Click, clack and lots of colorful light – the Cougar Attack X3 RGB in short test

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After all, even a few years after the rise in popularity of mechanical keyboards, the prices of most devices have not fallen significantly. Sure, you can now even get illuminated input devices with Kailh buttons from approx. 60 Euro, but if you want a keyboard with MX buttons from Cherry, you can still reach a little deeper into your pocket.

120 Euros for an RGB keyboard with freely programmable colors for lighting and transparent Cherry MX switches are of course neither a price sensation nor a groundbreaking technical novelty, but in terms of design and ease of use, Cougar wants to appropriate ODM product will then stand out a little from the competitors.


The accessories for a 120-euro keyboard are a bit barren, because apart from the thin handbooklet you get virtually nothing. A real palm print is not available, but should be included in the 2018 model. That, in turn, does not help us at the moment, but it gives us hope. You won't get a cap puller next year. The software required for optical individualization and macro assignment must first be downloaded from the homepage.

Unboxing: Optics and Haptics

The body made of an injection mould relies on matt trimmed plastic as the base, but is visually and haptically enhanced with a thin aluminium plate. The fact that it is not a real aluminium unibody does not bother much at this price. The silver-metallic and brushed surface reflects and scatters the key lighting quite neatly thanks to the structure. You can like it, but you don't have to. In any case, it is also really bright and you can immediately see any food residues between the buttons, which in turn are free enough to ensure order and cleanliness by means of Blasius

However, Cougar's keyboard does not have separate multimedia or macro keys and you have to be content with the standard keyboard layout. The accessibility of the multimedia functions is given via multi-occupied standard buttons and you can also assign macros by means of software. The function key quickly becomes the fulcrum. But it sits exactly where the Windows key is normally located. So you usually have to get used to it first.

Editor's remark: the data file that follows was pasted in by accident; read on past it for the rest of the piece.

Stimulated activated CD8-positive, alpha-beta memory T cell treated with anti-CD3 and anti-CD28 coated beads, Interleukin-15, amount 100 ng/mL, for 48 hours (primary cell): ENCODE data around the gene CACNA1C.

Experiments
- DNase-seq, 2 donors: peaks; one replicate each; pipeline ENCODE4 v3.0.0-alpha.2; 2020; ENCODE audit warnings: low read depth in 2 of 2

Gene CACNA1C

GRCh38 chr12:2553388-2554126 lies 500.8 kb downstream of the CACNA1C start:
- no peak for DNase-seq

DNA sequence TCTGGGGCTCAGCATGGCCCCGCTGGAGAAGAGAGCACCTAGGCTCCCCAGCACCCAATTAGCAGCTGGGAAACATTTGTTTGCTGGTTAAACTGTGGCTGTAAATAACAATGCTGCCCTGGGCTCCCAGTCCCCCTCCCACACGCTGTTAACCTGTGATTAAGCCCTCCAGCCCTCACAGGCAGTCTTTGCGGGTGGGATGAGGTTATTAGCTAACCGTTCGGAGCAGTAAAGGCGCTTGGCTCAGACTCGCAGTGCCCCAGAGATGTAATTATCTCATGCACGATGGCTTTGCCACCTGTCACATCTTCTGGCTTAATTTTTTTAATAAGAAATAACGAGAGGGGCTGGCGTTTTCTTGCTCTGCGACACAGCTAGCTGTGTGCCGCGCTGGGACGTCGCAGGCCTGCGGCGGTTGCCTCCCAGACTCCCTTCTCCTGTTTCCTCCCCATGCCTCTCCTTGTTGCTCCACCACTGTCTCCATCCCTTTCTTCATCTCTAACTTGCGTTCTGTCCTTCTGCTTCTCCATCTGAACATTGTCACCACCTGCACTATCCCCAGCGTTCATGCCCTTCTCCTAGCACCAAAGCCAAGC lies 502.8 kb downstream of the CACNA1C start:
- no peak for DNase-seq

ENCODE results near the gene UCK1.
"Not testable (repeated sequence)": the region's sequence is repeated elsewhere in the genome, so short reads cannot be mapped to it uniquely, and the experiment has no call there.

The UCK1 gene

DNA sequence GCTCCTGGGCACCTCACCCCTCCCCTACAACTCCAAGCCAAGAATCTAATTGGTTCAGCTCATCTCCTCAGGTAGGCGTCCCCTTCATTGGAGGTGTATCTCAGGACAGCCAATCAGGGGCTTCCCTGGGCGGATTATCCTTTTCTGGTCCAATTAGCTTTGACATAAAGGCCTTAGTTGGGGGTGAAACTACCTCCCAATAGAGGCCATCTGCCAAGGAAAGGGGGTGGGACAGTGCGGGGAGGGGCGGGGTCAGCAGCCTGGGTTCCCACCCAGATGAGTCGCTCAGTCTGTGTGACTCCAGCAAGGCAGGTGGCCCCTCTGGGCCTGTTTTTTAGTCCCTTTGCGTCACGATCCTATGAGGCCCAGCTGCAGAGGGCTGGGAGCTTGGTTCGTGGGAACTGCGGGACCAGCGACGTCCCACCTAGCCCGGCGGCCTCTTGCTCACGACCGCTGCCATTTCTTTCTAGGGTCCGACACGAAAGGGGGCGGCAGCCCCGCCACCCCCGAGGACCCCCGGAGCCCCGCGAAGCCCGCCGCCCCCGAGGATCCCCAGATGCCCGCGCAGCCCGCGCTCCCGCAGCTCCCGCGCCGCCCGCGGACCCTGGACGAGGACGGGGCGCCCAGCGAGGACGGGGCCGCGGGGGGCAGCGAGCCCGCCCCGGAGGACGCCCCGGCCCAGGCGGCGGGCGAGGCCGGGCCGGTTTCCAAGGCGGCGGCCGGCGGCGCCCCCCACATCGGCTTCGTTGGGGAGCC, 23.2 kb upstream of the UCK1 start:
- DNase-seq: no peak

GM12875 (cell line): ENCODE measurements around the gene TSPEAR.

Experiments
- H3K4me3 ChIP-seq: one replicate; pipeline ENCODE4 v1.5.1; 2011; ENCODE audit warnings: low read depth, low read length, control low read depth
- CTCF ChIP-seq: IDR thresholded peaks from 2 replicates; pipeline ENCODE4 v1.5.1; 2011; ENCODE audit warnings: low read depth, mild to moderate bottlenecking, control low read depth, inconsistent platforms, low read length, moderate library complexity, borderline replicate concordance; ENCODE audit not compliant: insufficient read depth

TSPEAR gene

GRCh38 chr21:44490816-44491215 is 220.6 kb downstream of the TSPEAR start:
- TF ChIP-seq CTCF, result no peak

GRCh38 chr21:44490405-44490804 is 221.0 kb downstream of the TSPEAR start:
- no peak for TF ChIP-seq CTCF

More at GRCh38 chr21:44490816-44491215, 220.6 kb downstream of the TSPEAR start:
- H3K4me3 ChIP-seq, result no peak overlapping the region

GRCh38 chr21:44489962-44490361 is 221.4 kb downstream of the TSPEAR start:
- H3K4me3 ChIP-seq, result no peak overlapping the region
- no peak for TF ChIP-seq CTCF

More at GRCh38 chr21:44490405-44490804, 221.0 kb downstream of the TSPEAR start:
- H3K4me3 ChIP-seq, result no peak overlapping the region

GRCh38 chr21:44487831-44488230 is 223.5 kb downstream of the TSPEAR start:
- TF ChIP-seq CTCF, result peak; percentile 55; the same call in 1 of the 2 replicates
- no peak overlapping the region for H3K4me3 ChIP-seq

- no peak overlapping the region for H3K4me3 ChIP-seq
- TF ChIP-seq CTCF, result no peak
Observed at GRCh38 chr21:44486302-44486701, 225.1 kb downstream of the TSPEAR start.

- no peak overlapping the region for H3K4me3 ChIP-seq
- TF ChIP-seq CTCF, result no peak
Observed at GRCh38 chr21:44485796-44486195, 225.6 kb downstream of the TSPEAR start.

The back shows quite well where the ODM has assembled the housing parts. The construction of the upper plate and cover, as well as the buttons and the board, sits in a kind of shell, which at the same time also realizes side walls and floor. Of course, it is then screwed on from below.

The usual, ergonomically sensible gradation and arrangement of the buttons can be achieved via a slight slope in the body, the key caps shaped to match the respective row and the optional set-up feet

These set-up feet are also made of plastic, but they look reasonably solid. Slip resistance can be achieved by rubbering the installation edge. Unfortunately, the rather simple folding mechanism does not allow several pitchangles.

The approx. 1.8 meter long and textile-coated connection cable is relatively rigid and ends in two USB plugs, at least one of which must always be plugged in. With full LED lighting (white, 100%) we measure in the peaks just over 550 mA, often too much for a simple USB 2.0 port. This is exactly why you can use the secondary connector in parallel if the device is too weak or Windows is too tricky to monitor the currents.

3-block layout with number block, DE or US/UK
Switch type:
Mechanical (Cherry MX button: Red, Blue, Brown or Black)
Depending on the switch linear (Red, Black) or tactile (Blue, Brown)
Switching point:
depending on the button
Click point: depending on the button
Actuation force: 45-50 g, depending on the button
Switching path
2 mm trigger point
4 mm total stroke
Switch housing
Transparent plastic
Plastic, lasered
RGB, programmable colors/effects
50 million Attacks
USB, Multi-Device, NKRO, Anti-Ghosting, Anti-Jamming
Max. Polling rate
1000 Hz
USB, optionally two plugs, 1.8m cable
230(L) X 467(W) X 40(H) mm
Eel 932 g (gross)
from approx. 120 (Geizhals-Link)

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About the author

Igor Wallossek

Editor-in-chief and name-giver of igor'sLAB as the content successor of Tom's Hardware Germany, whose license was returned in June 2019 in order to better meet the qualitative demands of web content and challenges of new media such as YouTube with its own channel.

Computer nerd since 1983, audio freak since 1979 and pretty much open to anything with a plug or battery for over 50 years.

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